...humans have known from the dawn of time that who controls the water controls their destiny. As more and more productive ag land becomes converted from growing grass and grain to sprouting houses and lawns, convenience stores and strip malls, the argument over who will control the water and how it will be used will only grow more strident.
But now, the war is fought with lawyers and checkbooks instead of clubs, spears and guns.
Into this environment jumps The Colorado Cattlemen’s Association (CCA), which released a report summarizing a survey of irrigated agricultural producers in the Columbine state about leasing their water.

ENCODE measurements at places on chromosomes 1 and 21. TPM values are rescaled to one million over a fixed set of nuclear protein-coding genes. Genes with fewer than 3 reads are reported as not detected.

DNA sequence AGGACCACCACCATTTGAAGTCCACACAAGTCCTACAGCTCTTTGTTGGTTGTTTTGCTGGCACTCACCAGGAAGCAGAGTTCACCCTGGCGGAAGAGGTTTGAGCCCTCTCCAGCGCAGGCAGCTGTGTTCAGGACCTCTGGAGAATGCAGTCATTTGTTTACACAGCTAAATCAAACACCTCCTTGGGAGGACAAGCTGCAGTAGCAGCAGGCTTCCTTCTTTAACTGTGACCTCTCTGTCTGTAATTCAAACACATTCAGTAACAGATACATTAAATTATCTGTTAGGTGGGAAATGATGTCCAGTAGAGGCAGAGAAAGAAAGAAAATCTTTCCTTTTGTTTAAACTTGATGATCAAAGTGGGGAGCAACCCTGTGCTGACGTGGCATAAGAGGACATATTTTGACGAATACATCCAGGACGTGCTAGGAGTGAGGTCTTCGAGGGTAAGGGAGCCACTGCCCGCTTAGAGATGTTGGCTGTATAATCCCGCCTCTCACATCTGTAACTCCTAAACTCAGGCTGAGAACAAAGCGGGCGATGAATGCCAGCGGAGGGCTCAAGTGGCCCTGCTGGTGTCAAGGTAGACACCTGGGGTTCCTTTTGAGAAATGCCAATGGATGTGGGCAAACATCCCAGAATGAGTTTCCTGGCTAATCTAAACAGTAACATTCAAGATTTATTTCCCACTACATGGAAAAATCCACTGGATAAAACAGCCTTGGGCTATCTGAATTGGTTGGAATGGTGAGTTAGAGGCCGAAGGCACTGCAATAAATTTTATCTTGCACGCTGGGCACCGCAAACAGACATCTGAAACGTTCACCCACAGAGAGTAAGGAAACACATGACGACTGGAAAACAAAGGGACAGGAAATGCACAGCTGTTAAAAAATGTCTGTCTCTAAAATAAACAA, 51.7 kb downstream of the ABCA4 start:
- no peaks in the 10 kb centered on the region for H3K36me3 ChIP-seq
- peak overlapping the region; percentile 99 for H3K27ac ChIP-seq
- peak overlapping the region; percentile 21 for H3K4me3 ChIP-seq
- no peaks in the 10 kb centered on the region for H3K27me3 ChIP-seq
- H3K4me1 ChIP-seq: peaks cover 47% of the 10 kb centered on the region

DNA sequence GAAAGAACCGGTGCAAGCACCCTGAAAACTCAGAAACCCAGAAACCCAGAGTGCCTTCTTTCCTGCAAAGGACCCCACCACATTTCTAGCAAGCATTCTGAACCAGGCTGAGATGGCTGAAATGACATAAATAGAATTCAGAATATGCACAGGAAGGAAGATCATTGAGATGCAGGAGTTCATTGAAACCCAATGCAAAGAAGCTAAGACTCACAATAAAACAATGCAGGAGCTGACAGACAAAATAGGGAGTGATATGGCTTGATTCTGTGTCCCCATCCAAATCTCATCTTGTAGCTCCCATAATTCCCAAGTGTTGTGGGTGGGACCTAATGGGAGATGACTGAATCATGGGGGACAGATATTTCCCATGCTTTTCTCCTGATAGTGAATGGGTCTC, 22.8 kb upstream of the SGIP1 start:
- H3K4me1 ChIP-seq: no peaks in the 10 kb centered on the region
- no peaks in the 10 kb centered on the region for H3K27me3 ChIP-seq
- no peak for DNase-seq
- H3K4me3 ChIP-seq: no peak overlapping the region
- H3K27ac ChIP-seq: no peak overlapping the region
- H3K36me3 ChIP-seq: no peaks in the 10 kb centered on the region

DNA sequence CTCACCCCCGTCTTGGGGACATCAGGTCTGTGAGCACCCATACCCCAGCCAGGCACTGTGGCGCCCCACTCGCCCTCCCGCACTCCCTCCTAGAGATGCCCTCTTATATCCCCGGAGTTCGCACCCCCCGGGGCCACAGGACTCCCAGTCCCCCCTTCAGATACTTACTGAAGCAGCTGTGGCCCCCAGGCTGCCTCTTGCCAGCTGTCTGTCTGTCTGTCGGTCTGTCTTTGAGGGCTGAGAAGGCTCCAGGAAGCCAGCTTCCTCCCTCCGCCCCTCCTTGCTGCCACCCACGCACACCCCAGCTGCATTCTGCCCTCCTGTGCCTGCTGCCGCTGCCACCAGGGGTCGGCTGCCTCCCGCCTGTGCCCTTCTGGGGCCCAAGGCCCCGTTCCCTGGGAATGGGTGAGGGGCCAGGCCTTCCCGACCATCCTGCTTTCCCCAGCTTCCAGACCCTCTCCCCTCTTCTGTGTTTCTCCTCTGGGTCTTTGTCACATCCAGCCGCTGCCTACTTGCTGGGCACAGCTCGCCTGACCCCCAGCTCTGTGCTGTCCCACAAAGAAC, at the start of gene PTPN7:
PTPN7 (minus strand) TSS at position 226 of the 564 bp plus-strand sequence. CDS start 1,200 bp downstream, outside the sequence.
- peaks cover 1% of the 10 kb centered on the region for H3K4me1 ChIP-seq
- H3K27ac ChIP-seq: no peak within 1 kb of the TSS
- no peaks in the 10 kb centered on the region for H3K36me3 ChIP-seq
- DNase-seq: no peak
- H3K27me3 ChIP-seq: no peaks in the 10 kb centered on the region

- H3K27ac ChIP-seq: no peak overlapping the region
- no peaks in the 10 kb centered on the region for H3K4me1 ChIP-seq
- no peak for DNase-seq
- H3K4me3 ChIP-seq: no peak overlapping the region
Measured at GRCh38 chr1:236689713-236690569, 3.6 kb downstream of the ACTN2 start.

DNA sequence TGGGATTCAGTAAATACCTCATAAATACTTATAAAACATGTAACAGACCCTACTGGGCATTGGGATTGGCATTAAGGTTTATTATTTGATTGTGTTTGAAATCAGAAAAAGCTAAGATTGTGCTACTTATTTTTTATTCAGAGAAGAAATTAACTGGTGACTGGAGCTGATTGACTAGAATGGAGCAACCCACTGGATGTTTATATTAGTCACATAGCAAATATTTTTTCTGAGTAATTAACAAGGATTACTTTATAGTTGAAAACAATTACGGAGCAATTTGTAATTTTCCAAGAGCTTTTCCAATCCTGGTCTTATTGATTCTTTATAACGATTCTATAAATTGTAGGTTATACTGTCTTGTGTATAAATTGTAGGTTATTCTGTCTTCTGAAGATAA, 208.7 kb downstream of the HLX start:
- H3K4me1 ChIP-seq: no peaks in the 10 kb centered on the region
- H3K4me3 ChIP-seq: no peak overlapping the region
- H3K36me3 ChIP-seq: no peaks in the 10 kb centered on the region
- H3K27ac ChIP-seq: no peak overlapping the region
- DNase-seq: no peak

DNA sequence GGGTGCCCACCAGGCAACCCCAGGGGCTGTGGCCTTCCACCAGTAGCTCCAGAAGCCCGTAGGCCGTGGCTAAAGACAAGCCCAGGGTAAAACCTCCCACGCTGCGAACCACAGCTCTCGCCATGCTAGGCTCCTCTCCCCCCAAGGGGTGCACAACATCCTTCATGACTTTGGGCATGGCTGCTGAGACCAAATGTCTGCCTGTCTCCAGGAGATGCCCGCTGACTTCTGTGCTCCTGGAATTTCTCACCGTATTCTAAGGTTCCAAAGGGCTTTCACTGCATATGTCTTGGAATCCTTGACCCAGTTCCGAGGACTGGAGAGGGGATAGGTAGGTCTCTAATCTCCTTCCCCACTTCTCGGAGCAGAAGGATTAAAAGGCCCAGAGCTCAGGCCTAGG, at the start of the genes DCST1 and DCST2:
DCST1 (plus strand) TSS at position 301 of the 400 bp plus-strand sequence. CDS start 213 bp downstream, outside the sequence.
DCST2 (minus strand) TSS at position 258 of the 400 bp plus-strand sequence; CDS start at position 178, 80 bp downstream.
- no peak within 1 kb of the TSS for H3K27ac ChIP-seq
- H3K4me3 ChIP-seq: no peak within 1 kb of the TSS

Colorado’s state-wide water plan estimates Colorado's population of 5.4 million could nearly double to 10 million by 2060. The plan estimates that the increased demand for water could result in the loss of as much as one-fourth of Colorado’s irrigated agricultural land through the purchase and transfer of water rights from agriculture to urban areas. Such large scale dry-up of irrigated agriculture would have permanent adverse economic, environmental and food security impacts, CCA says.